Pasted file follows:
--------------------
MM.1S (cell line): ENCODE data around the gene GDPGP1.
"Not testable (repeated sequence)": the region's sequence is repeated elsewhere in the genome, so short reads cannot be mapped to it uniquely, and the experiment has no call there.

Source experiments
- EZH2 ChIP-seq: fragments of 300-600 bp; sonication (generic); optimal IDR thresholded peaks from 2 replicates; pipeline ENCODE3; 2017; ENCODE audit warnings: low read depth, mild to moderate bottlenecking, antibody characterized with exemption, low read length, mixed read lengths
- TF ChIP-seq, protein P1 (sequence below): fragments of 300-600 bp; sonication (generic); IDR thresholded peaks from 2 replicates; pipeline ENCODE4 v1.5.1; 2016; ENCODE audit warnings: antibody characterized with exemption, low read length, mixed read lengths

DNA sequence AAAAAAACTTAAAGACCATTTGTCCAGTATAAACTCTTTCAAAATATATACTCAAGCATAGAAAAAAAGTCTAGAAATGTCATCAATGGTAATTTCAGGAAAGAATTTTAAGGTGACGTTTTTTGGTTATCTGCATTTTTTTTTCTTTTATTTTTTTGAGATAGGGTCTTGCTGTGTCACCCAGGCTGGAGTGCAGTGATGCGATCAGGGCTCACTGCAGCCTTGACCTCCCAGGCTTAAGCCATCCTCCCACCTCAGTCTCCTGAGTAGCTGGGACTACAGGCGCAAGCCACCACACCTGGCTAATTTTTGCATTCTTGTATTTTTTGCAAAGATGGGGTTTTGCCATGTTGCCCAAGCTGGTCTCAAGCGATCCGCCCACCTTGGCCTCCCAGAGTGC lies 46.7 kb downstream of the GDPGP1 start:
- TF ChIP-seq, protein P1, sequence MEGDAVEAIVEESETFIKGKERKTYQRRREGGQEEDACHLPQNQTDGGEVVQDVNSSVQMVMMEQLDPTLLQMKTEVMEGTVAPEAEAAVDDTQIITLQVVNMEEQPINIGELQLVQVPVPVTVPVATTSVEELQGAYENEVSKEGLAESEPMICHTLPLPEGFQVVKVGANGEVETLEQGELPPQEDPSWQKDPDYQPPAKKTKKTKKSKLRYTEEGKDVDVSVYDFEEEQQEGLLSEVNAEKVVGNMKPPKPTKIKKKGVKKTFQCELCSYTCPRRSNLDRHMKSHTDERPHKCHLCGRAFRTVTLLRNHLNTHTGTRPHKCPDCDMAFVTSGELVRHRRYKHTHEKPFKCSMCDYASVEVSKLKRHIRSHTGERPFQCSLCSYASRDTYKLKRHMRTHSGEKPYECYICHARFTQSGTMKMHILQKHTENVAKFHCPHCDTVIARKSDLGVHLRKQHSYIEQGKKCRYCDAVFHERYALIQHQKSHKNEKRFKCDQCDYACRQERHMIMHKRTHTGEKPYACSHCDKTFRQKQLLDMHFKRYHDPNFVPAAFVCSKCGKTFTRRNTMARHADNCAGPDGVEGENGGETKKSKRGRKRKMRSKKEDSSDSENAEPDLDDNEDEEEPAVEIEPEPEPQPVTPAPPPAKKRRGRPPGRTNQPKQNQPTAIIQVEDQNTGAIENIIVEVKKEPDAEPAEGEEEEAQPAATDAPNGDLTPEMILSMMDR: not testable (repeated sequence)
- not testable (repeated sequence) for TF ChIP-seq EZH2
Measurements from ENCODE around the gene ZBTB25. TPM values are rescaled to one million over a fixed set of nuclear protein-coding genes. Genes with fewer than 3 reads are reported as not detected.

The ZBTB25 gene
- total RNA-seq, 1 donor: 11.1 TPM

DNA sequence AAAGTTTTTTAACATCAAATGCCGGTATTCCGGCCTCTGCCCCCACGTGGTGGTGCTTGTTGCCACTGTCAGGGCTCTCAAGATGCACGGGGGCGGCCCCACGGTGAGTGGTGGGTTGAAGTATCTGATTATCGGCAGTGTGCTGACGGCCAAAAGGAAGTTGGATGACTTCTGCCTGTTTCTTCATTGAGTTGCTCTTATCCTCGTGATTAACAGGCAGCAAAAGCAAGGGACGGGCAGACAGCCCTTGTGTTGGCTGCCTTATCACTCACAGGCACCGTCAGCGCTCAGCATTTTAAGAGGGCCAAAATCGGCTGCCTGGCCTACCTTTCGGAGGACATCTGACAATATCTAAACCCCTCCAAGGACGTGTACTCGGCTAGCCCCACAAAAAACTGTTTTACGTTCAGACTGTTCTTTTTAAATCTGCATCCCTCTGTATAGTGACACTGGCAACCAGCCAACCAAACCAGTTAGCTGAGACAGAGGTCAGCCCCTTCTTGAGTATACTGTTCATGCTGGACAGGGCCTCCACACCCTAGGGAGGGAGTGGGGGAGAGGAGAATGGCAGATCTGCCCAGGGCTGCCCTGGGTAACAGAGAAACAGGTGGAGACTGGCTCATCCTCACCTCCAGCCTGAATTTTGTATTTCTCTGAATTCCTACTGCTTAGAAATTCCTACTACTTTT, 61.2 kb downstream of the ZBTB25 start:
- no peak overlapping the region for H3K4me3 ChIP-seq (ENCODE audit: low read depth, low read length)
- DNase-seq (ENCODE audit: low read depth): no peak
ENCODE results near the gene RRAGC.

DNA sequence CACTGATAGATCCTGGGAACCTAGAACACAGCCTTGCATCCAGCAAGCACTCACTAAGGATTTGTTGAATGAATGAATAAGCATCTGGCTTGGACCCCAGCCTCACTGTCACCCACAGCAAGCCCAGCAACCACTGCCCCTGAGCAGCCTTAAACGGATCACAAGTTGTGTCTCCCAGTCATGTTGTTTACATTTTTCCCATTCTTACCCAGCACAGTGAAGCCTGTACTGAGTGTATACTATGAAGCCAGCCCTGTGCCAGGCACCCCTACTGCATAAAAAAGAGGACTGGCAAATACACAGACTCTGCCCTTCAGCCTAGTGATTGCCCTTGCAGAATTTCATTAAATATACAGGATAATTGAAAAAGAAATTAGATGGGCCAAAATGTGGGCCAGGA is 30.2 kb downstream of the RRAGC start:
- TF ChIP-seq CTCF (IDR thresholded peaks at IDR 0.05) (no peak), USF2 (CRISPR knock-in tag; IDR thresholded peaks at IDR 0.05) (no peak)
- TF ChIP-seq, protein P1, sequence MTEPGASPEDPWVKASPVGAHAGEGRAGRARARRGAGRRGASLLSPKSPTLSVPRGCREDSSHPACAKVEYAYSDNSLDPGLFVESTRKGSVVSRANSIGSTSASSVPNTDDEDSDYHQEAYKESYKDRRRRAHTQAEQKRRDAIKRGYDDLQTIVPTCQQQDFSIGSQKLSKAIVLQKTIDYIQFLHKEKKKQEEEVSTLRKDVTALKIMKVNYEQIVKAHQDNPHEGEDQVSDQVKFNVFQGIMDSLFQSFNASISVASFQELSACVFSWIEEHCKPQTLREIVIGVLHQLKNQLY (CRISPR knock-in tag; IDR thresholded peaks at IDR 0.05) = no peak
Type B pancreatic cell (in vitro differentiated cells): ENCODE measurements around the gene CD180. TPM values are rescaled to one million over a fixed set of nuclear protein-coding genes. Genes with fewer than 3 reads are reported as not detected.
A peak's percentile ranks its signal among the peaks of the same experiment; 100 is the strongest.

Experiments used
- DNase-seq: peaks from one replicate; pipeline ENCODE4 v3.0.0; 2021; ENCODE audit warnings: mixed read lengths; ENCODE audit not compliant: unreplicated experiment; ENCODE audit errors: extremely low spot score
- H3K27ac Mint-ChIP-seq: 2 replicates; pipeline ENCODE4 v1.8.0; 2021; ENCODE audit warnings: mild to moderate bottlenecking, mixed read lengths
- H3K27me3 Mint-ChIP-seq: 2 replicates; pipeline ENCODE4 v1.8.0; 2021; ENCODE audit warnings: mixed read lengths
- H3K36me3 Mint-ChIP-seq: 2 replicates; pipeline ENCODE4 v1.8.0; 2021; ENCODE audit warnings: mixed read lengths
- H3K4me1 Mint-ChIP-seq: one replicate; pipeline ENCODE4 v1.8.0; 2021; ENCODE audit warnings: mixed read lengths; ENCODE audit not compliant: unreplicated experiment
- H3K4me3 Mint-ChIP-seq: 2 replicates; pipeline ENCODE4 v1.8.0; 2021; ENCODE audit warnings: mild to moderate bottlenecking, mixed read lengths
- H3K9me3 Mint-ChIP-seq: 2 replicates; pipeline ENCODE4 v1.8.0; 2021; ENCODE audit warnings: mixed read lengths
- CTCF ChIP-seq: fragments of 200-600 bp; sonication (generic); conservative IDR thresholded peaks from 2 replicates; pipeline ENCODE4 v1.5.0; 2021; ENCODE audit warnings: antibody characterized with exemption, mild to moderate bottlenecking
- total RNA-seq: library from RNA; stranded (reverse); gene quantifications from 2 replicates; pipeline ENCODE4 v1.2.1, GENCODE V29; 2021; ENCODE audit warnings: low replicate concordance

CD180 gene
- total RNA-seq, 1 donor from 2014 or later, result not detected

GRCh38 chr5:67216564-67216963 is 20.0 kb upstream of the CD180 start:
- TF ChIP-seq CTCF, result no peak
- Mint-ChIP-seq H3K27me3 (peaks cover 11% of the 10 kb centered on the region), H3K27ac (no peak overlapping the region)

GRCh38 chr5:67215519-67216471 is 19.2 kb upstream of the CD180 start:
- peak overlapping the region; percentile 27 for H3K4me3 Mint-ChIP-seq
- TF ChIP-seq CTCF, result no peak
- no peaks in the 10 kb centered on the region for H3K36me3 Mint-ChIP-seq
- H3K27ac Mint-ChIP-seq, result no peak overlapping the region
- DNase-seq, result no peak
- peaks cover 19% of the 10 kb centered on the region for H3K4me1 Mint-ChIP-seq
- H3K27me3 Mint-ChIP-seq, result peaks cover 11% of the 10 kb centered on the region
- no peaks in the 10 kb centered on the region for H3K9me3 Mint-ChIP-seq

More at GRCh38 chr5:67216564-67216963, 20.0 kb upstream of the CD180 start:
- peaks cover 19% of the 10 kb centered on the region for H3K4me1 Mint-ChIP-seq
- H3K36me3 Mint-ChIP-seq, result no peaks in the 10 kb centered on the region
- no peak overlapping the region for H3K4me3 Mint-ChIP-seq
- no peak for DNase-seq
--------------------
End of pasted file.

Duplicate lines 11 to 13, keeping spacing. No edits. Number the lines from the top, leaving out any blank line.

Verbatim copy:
- total RNA-seq, 1 donor: 11.1 TPM

DNA sequence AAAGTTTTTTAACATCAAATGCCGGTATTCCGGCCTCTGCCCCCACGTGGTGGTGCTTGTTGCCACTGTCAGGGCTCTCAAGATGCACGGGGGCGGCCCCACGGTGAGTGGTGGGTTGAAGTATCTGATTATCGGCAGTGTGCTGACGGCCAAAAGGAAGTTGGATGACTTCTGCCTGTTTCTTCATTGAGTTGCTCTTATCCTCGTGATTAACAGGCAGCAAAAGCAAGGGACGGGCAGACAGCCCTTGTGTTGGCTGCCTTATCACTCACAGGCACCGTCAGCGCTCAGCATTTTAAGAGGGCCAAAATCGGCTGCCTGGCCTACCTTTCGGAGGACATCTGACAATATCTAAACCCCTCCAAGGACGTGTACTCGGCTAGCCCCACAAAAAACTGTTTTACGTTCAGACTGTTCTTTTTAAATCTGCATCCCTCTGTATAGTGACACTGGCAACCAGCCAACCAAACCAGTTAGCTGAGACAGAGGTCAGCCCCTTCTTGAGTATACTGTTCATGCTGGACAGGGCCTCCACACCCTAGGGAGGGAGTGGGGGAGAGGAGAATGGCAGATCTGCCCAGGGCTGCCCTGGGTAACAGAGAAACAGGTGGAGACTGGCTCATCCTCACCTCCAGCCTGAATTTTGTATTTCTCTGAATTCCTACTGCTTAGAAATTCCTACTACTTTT, 61.2 kb downstream of the ZBTB25 start:
- no peak overlapping the region for H3K4me3 ChIP-seq (ENCODE audit: low read depth, low read length)